Western Journal of Nursing Research
Physical activity benefits the health and well-being of breast cancer survivors (BCS). Yet, many African American survivors do not routinely exercise and have increased risk of poor outcomes. The purpose of this mixed-method study was to identify motivational factors compelling African American BCS to participate in a 14-week team walking program and to intend to continue exercise after the intervention concluded. Focus groups were held with participants (n = 12) before and after training. Content analysis discovered themes before the intervention: Not wanting to go at it alone, exercise not a life or treatment priority, cancer treatment affected activity, advocates to exercise, and can exercise really help? Four themes postintervention themes included: In the same boat, changed mind-set, improved weight and activity, and overcoming barriers. Physical data verified improvements. Results suggest that a team-based exercise training program may assist in overcoming a sedentary behavior tendency and subsequently improve health among survivors.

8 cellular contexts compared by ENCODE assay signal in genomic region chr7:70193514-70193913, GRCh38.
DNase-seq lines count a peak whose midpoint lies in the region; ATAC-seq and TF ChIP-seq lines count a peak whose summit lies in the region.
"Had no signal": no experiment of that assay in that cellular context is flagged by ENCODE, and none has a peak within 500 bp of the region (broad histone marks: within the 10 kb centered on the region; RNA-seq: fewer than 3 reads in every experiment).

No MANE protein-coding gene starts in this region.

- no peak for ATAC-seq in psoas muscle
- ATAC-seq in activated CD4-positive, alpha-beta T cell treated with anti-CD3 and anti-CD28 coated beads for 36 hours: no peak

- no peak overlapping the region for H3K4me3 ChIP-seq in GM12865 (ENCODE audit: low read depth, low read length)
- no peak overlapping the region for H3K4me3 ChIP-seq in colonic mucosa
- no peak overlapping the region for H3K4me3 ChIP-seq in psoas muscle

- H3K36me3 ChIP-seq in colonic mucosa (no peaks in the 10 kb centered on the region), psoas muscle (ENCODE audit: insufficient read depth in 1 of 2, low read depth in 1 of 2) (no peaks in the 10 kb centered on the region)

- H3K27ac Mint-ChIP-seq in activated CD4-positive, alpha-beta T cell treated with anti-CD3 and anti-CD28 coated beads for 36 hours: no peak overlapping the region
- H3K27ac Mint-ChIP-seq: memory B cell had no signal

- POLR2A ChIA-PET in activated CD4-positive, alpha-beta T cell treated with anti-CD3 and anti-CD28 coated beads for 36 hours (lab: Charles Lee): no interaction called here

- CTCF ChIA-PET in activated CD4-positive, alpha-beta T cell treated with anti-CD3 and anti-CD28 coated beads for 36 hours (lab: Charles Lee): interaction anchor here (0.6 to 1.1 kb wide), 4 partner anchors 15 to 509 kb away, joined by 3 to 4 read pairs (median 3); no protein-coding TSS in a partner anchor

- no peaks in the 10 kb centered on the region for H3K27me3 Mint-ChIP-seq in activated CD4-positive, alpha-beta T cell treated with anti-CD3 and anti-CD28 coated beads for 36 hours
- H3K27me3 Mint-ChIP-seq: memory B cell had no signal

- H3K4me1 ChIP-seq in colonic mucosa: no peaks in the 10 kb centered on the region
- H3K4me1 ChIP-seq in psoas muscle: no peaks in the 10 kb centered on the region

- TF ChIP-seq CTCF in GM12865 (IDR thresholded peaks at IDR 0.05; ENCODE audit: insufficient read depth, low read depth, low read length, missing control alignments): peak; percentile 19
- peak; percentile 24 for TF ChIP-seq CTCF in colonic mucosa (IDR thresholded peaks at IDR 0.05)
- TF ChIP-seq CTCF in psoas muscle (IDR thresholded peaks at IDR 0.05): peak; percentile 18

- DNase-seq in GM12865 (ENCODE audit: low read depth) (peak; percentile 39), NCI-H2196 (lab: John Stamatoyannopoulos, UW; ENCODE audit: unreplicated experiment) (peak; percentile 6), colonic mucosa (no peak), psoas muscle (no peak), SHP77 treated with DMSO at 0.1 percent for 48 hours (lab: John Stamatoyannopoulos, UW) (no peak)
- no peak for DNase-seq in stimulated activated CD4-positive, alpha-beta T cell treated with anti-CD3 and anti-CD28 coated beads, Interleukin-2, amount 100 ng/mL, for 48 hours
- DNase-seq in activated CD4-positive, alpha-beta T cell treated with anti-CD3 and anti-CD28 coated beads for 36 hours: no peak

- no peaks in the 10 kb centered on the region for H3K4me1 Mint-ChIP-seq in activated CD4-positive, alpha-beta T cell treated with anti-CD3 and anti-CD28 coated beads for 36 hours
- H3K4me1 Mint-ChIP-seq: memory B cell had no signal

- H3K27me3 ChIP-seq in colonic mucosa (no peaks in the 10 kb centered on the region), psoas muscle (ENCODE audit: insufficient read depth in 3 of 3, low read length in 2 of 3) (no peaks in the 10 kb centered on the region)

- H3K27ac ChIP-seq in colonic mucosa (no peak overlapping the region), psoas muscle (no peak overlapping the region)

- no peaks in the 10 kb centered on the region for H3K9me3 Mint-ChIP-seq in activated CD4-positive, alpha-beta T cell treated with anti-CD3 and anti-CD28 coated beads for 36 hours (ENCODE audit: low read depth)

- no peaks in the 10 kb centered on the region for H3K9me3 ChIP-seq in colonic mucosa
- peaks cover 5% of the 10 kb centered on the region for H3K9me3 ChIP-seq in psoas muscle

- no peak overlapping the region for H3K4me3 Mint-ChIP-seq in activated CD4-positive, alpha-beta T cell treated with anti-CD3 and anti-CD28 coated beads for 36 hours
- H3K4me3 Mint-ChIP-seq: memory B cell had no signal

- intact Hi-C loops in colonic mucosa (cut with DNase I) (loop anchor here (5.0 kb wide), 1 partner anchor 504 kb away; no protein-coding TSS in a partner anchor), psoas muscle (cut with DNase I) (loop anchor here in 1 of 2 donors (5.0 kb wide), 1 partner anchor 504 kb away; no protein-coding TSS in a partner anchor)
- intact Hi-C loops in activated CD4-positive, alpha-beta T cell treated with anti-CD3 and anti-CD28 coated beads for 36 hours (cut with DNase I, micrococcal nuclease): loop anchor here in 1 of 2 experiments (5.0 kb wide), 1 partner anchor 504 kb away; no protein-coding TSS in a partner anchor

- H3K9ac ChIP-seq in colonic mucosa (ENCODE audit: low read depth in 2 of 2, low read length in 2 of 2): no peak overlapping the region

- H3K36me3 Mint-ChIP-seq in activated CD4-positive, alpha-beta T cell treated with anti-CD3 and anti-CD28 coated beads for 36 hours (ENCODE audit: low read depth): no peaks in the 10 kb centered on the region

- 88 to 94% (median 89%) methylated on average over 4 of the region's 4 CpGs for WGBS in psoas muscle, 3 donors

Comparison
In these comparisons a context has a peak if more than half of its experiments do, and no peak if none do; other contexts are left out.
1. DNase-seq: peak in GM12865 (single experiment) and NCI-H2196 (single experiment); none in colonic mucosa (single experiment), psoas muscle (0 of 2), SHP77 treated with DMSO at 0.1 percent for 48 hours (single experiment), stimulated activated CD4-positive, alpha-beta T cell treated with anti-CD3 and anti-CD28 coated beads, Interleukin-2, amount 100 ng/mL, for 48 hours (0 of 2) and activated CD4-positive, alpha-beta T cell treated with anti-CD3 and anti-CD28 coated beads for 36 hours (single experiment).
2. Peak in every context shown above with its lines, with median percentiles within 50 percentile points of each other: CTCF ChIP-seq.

Piacentine, Linda B.; Robinson, Karen Marie; Waltke, Leslie J.; Tjoe, Judy A.; and Ng, Alexander V., "Promoting Team-Based Exercise Among African American Breast Cancer Survivors" (2018). College of Nursing Faculty Research and Publications. 597.
ADA accessible version